I had been wanting to move out of my apartment for several years. Unfortunately, my rheumatoid arthritis (RA) forced me stay put. After all, the idea of packing, cleaning, lifting, and unpacking while battling the joint pain and fatigue that come with my RA didn’t sound particularly appealing. Over-exerting myself with extra errands can trigger an RA flare; I could only imagine what moving might do.
Not to mention the mental and emotional component. If I moved, I would have to say goodbye to the place where I first learned about my rheumatoid arthritis diagnosis — the place where I learned how to not only survive but thrive with a chronic illness. Staying in the same place just seemed like the best choice. It was what my son and I were used to, and I didn’t have the physical or mental energy to rock the boat.
But circumstances change. I eventually reached a point where moving became essential for my well-being. I could no longer put off the task.
Moving with rheumatoid arthritis was as challenging as I expected it to be: very. (As I write this a month later, my body is still aching.) But it was also rewarding in ways I didn’t expect. Making this change reminded me how far I’ve come in my chronic illness journey, and it also showed me how much I can still do.
It was hard saying goodbye to the place where I learned to live with my disability
I was diagnosed with rheumatoid arthritis one year after I moved into my now-old apartment. Because of the symptoms associated with rheumatoid arthritis I eventually had to stop working as an esthetician and was go on long-term disability. With no money and no way of knowing how to work with my illness, I felt trapped in my living space.
Being trapped, however, gave me time to learn how to navigate my new life with rheumatoid arthritis. I stayed up to date on the latest research, joined patient advocacy groups, and eventually began writing about my journey as a way to help others. All of these things might not have happened if I wasn’t forced to stay still.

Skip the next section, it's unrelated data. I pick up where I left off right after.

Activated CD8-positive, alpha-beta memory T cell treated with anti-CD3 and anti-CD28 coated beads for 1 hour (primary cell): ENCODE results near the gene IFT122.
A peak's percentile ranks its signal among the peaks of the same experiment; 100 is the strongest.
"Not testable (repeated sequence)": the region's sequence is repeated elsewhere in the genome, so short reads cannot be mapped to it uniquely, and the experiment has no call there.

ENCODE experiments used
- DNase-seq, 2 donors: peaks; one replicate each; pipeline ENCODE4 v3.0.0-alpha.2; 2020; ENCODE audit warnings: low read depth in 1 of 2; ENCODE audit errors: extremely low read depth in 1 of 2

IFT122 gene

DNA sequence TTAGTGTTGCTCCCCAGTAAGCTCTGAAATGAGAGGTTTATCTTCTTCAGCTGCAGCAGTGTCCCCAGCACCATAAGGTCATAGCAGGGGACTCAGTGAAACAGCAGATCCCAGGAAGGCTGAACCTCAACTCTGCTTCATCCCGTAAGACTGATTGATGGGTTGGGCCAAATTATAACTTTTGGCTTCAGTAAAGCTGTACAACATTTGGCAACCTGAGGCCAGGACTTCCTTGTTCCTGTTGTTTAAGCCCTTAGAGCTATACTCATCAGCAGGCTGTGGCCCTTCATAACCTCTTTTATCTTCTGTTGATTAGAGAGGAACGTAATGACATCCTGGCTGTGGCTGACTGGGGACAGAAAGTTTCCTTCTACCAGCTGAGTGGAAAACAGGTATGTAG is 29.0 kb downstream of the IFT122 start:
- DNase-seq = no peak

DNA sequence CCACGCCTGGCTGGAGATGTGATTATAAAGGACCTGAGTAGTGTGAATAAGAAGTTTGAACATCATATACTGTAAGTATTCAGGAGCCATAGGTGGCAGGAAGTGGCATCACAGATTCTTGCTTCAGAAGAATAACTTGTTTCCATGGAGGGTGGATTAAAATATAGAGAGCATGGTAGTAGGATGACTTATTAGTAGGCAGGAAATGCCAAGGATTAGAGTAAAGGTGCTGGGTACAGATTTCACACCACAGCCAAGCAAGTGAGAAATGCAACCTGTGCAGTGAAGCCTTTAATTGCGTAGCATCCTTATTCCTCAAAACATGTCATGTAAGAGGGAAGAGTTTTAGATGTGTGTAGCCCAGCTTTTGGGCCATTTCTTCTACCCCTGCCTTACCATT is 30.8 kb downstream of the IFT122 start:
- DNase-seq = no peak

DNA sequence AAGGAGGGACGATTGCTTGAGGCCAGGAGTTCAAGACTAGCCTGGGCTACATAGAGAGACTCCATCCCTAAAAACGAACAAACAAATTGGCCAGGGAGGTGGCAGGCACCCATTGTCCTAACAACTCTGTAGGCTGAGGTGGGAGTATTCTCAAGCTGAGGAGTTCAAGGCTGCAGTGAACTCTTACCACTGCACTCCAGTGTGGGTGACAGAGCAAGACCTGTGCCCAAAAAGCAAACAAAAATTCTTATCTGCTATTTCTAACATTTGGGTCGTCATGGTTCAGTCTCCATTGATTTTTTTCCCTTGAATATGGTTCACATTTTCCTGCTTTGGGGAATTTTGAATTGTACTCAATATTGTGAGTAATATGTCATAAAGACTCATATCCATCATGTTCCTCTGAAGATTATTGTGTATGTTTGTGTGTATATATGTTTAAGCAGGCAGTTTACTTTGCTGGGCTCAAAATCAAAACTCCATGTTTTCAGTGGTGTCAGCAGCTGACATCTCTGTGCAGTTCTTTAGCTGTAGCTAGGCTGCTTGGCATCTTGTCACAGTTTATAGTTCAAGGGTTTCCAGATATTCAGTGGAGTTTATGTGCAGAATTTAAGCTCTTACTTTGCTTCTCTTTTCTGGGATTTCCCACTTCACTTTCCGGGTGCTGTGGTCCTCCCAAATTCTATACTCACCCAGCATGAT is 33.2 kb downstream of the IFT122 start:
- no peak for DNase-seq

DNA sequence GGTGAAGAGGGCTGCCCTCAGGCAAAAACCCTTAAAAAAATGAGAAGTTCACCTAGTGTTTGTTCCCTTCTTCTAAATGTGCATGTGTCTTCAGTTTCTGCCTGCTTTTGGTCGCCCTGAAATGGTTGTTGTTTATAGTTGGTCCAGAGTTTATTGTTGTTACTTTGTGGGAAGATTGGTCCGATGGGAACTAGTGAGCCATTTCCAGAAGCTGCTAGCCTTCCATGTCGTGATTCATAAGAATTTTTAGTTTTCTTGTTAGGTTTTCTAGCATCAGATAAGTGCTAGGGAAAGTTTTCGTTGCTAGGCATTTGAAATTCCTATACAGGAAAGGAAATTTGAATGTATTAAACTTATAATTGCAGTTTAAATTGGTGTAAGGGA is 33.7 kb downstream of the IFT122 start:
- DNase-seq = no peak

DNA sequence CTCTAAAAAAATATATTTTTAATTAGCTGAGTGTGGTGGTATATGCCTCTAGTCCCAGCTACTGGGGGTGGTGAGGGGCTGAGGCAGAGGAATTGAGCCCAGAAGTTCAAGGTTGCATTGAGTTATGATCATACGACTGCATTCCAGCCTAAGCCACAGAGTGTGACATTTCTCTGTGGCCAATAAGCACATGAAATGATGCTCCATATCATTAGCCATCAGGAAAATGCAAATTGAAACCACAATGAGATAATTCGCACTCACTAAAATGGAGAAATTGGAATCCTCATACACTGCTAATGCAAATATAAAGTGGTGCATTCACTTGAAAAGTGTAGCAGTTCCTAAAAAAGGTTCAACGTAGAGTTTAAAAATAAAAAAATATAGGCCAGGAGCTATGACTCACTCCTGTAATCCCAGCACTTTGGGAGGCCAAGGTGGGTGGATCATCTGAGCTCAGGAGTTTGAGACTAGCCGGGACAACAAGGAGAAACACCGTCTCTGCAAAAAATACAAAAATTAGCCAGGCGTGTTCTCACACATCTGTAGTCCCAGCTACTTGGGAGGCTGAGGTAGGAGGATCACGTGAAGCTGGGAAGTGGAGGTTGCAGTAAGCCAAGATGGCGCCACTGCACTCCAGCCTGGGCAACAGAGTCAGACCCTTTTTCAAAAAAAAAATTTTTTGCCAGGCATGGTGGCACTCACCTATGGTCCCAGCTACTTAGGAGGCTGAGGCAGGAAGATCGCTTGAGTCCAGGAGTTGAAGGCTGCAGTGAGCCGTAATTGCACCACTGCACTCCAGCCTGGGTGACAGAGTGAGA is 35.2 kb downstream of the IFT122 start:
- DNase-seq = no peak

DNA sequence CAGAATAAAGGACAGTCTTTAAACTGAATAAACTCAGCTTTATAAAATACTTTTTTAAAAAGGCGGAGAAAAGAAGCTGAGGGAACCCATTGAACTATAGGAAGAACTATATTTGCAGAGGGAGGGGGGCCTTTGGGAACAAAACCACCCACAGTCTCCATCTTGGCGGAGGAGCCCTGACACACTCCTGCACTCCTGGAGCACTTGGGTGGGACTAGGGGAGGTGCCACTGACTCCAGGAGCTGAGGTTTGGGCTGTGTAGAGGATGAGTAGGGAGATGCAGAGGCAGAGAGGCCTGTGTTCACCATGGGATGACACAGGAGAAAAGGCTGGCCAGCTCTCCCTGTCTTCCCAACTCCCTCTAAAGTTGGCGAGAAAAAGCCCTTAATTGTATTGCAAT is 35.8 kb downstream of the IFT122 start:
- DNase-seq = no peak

Staying in that apartment also allowed me to see the advantages of my space. It was close to my gym, so I could stay active, which is known to improve joint pain and stiffness. It was right near the public transit stops, which made it easier to get to appointments with my rheumatologist. It was also a few stops from one of the biggest malls in the MetroVancouver area of British Columbia, which also let me to shop and socialize (when I had the energy to do so). Everything I needed was within reach — moving would only take me further away from these necessities.
Still, I wanted change. And the want became a need when college kids moved in to the apartment above mine. (Sleeping with rheumatoid arthritis is difficult enough — adding noise from late-night parties into the mix doesn’t make it easier.) I knew I needed to move for my health. It just became a matter of where (and when) I would go.
Rheumatoid arthritis changed how I searched for a new home
Prior to my RA diagnosis, I had different requirements for my apartment. If it wasn’t affordable, clean, or near my favorite hangouts, it wasn’t for me. But with rheumatoid arthritis, the priorities shifted. (Though affordability was, and always will be, and important factor.)
The biggest factor was proximity to my medical essentials. My doctor, physiotherapy clinic, massage therapist, gym, and pharmacy all had to be nearby or, at the very least, accessible via a quick ride on public transit. And when I say quick, I mean 30 minutes or less. Any more than that and my joints start to stiffen and fatigue sets in, making it almost impossible to accomplish what I set out to do.
I also needed a place that had outdoor space. This became extremely apparent when the COVID-19 pandemic began, forcing everyone into lockdown. Going outside for anything other than essentials was not recommended for anyone, but especially an immunocompromised person like me, as there was (and still is) little research into how the virus impacts us. Even when restrictions were loosened, I could only go outside for a few seconds before I began to feel anxious about the crowds of people. I started longing for my childhood home, which was built on a large portion of land. Although I knew I wasn’t going to find that in the city of British Columbia, I knew I could find somewhere with outdoor space that was meant for me and my little family alone.